A lot of factors should go into whether or not you buy a longevity annuity to ensure that you never run out of money in retirement. The first things to consider should be your health and your family history. If you are healthy in early retirement and many people in your family have lived past age 85, a longevity annuity might be a good purchase to ensure your financial future. Of course, this certainly doesn’t mean that you will live to be 95 or 100, but you will be able to maintain your standard of living if you are lucky enough to live to a ripe old age. These longevity annuities are sometimes known as longevity insurance and provide you payments, much like a pension, to last your lifetime. Consumer Reports published an article last month giving examples of how a “Longevity annuity alleviates worries about outliving your money.”
One retirement income professor estimates that using 10% of your retirement portfolio to buy a longevity annuity is sufficient to give you a consistent cash flow in your later retirement. You give a lump sum payment, for the example in the article of $100,000, to an insurance company and start receiving payments at a pre-chosen date in the future. The age typically chosen to start payments is from 80-90. By making sure that your later life is fully financed, you are free to live your early retirement years as you choose with the rest of your portfolio. Some people buy other annuities to meet their daily expenses and then invest the rest of their savings elsewhere. Vacationing and spending as you wish is easier when you know that you will still have money should you live into your 90′s.
Not too many insurance companies are offering longevity annuities yet, because they are a newer type of annuity insurance. The article pointed out the difference in payouts when comparing four different longevity annuities from four different companies. A 65-year old man buying a $100,000 annuity in which he wanted to start receiving payments at age 85 would get a yearly payout of $62,950 from New York Life’s Guaranteed Future Income Annuity. Symetra, MassMutual, and MetLife all offered smaller payouts in this scenario. Assuming that this man lives to be 95, his total payout for this $100,000 annuity would be $629,500. That can be a spectacular insurance investment, but make sure you know the potential downsides.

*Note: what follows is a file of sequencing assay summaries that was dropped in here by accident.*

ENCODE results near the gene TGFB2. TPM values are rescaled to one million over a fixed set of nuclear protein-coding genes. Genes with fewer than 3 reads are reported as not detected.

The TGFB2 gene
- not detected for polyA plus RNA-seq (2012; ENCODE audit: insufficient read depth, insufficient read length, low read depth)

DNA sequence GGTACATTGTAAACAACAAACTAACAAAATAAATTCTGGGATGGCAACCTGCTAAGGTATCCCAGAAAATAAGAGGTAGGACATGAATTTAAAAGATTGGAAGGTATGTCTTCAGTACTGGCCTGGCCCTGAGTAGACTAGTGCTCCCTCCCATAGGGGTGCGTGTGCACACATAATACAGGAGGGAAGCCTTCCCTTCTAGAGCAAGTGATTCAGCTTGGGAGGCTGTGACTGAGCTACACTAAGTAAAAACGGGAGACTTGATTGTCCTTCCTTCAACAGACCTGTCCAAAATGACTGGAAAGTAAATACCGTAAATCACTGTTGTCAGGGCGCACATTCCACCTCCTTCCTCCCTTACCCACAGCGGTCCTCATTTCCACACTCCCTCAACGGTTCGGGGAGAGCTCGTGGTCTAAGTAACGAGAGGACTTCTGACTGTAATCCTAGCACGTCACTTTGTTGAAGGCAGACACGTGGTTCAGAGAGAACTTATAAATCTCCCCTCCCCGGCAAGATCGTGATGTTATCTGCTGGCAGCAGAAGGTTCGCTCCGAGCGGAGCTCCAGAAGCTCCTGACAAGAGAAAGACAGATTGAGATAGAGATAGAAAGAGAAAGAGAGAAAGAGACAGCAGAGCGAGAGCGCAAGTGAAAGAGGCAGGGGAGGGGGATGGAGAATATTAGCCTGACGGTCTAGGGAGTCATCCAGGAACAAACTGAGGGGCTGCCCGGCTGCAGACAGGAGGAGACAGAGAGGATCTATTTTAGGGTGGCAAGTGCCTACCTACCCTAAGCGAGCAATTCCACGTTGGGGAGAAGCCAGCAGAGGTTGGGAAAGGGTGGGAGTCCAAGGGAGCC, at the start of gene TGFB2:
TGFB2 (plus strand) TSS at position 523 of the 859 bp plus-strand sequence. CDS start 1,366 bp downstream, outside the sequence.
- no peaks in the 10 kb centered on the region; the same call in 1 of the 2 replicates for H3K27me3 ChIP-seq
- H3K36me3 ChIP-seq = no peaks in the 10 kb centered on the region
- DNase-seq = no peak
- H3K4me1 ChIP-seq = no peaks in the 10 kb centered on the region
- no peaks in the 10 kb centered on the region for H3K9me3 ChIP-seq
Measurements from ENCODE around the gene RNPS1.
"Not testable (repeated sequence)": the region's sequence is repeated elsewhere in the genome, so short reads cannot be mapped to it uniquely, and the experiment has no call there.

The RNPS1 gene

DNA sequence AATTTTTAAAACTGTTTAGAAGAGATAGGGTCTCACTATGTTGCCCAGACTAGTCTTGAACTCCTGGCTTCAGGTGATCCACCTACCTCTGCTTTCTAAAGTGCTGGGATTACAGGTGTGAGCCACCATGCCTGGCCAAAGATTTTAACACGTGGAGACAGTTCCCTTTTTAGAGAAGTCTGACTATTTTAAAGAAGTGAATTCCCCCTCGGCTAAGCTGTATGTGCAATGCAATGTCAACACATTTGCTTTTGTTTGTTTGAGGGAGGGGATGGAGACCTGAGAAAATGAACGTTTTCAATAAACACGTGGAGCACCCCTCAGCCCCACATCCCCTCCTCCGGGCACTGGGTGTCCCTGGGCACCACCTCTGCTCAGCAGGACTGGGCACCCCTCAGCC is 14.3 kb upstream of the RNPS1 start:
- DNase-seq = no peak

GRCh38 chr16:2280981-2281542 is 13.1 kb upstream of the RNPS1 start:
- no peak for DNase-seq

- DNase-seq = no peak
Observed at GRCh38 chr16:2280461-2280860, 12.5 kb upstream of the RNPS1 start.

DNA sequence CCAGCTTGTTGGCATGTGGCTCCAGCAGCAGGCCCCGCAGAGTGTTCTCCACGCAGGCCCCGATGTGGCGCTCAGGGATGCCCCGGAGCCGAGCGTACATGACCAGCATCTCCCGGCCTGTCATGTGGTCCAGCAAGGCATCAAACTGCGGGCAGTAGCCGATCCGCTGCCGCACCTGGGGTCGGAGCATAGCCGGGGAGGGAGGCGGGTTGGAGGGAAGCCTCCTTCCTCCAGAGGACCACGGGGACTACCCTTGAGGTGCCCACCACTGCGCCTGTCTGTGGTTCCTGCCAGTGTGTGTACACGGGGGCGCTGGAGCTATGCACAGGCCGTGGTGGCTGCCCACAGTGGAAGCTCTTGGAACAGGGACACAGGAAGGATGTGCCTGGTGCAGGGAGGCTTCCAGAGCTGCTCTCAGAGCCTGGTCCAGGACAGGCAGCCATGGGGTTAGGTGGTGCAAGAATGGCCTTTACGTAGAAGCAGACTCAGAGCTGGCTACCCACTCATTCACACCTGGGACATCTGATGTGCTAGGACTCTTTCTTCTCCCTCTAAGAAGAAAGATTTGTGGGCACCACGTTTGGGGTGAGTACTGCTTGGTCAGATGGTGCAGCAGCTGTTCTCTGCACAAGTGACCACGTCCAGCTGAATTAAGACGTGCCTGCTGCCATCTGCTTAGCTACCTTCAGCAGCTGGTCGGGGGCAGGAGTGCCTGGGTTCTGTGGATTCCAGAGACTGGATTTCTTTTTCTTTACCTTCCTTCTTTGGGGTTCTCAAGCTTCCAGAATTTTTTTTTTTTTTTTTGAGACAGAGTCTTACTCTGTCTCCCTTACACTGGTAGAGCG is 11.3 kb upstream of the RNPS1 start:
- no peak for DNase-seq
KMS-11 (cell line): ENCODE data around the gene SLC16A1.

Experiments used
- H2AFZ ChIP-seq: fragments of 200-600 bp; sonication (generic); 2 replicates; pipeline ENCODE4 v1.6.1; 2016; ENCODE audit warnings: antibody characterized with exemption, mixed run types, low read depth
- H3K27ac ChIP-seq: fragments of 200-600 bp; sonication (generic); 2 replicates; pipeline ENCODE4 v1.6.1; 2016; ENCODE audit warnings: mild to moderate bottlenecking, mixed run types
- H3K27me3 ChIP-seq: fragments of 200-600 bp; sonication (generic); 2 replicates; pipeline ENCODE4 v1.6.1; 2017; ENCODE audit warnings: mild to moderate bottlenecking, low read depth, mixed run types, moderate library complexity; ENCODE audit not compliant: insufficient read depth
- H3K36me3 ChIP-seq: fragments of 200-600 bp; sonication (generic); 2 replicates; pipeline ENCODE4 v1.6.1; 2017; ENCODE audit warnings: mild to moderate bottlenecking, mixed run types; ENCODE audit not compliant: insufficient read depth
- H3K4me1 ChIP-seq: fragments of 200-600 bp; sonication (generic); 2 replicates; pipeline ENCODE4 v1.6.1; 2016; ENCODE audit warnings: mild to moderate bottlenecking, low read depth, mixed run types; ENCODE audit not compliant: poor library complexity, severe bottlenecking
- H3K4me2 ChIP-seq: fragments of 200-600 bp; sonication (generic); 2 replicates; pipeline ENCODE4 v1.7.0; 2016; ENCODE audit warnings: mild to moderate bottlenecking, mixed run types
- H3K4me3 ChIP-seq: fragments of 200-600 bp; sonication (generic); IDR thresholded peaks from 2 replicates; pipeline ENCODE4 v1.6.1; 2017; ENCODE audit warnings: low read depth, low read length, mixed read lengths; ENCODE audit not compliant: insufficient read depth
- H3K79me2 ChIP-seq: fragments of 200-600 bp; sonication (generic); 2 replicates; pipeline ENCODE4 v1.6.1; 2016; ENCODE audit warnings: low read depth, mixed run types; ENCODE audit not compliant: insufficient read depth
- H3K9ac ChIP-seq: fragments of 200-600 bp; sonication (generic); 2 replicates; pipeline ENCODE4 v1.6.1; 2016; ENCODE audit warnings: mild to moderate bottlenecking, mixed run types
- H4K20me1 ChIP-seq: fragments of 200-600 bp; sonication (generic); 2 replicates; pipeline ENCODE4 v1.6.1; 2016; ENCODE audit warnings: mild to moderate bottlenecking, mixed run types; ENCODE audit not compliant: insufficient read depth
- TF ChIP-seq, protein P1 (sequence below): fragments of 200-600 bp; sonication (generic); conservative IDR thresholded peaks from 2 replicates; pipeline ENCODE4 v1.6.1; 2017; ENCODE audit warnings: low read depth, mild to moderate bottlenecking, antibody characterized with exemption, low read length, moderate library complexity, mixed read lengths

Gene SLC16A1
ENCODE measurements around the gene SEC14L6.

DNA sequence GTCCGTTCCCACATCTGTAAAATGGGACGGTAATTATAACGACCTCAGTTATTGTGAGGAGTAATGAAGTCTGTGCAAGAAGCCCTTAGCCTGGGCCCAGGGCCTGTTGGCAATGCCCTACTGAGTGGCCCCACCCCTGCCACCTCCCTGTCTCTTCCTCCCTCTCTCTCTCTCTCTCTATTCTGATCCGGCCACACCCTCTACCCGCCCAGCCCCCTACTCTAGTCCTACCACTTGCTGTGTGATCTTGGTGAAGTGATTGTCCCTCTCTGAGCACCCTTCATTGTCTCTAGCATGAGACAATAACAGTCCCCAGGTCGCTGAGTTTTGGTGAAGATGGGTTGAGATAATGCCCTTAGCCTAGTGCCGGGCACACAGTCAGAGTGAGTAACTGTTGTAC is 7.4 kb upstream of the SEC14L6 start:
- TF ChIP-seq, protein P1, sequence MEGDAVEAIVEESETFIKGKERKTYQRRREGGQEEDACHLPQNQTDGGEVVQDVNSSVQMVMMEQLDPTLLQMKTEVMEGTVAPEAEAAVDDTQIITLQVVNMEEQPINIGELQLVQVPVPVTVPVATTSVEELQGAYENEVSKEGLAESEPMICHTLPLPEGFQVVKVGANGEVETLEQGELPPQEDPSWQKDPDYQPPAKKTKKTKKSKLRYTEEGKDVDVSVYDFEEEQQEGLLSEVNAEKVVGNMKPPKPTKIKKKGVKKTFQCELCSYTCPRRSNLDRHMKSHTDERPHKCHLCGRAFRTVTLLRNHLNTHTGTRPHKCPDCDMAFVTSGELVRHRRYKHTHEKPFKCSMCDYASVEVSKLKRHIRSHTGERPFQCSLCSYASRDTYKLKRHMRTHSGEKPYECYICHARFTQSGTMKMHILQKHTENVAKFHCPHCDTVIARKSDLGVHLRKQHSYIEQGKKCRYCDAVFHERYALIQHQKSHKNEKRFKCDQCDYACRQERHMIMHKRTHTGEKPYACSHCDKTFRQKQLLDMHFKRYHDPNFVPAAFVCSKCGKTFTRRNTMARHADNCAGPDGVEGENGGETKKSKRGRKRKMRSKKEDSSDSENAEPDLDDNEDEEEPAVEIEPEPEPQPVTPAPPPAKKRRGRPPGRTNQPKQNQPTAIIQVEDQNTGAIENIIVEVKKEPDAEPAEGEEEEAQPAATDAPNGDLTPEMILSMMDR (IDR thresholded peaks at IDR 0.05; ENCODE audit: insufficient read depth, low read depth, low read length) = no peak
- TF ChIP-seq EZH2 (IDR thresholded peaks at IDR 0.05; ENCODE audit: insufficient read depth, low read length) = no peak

If you die at an earlier age than you anticipated, you lose out on the money you put in and the yearly payouts. Adding a cash option for your heirs reduces your yearly payments, but ensures that your family will at least get the $100,000 you put in just in case you do not. Since you buy longevity annuities decades before receiving payments from them, the insurance company could possibly go out of business before you are paid out. This is highly unlikely, especially if you use an insurer with high financial strength ratings, and most states do guarantee at least $100,000 for annuities. Inflation will reduce the amount of purchasing power that your longevity annuity really gives you with those yearly payouts. But annuities are bought for their insurance, rather than their return in most cases, so your insurance is the major benefit. You can also combat inflation in other areas of your portfolio.
Consumer Reports thinks that longevity annuities are worth a look, so see what they might have to offer you and your future retired self.
Written by Rachel Summit